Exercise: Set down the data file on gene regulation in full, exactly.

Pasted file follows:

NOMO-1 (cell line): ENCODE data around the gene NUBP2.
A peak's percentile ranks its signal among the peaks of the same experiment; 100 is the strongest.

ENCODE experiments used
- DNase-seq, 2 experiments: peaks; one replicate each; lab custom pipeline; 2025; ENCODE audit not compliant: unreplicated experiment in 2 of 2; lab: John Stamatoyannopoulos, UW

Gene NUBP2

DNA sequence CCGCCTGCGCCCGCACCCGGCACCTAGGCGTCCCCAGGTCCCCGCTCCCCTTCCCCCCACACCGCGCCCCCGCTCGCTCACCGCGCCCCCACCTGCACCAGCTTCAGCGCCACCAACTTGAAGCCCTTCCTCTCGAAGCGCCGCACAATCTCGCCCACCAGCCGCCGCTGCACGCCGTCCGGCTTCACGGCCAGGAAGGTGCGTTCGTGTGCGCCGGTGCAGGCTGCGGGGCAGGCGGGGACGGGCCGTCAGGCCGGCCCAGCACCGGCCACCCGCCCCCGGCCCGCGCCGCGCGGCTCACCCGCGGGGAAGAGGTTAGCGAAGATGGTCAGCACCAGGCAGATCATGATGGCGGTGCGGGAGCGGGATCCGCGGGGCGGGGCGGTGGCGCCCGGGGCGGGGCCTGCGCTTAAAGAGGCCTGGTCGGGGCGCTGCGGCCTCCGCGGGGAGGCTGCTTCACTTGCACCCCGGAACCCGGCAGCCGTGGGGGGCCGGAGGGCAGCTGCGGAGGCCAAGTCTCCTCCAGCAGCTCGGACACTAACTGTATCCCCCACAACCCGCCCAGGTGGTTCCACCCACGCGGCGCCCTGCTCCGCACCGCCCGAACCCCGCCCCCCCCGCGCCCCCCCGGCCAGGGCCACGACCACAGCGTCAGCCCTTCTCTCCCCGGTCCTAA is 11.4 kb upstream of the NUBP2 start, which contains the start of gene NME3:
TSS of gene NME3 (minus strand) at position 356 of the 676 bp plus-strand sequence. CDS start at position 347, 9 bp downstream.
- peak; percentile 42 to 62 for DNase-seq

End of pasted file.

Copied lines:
NOMO-1 (cell line): ENCODE data around the gene NUBP2.
A peak's percentile ranks its signal among the peaks of the same experiment; 100 is the strongest.

ENCODE experiments used
- DNase-seq, 2 experiments: peaks; one replicate each; lab custom pipeline; 2025; ENCODE audit not compliant: unreplicated experiment in 2 of 2; lab: John Stamatoyannopoulos, UW

Gene NUBP2

DNA sequence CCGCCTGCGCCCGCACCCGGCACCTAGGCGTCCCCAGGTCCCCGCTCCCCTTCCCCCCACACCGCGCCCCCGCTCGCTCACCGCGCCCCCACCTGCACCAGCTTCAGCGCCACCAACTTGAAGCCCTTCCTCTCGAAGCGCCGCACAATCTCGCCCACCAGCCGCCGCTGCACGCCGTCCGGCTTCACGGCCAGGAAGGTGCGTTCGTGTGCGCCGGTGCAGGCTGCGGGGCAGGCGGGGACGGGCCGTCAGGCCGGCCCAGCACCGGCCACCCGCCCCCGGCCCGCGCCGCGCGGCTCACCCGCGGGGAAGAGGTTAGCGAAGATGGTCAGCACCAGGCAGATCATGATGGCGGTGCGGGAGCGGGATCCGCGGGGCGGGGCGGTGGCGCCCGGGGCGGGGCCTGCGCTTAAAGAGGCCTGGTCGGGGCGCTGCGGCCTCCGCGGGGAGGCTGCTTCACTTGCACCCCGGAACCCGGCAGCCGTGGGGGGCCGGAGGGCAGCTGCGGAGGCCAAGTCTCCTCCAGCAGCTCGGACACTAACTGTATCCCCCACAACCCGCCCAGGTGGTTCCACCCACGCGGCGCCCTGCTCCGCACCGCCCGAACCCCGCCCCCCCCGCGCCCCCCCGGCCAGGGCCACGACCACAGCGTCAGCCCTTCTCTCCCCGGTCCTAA is 11.4 kb upstream of the NUBP2 start, which contains the start of gene NME3:
TSS of gene NME3 (minus strand) at position 356 of the 676 bp plus-strand sequence. CDS start at position 347, 9 bp downstream.
- peak; percentile 42 to 62 for DNase-seq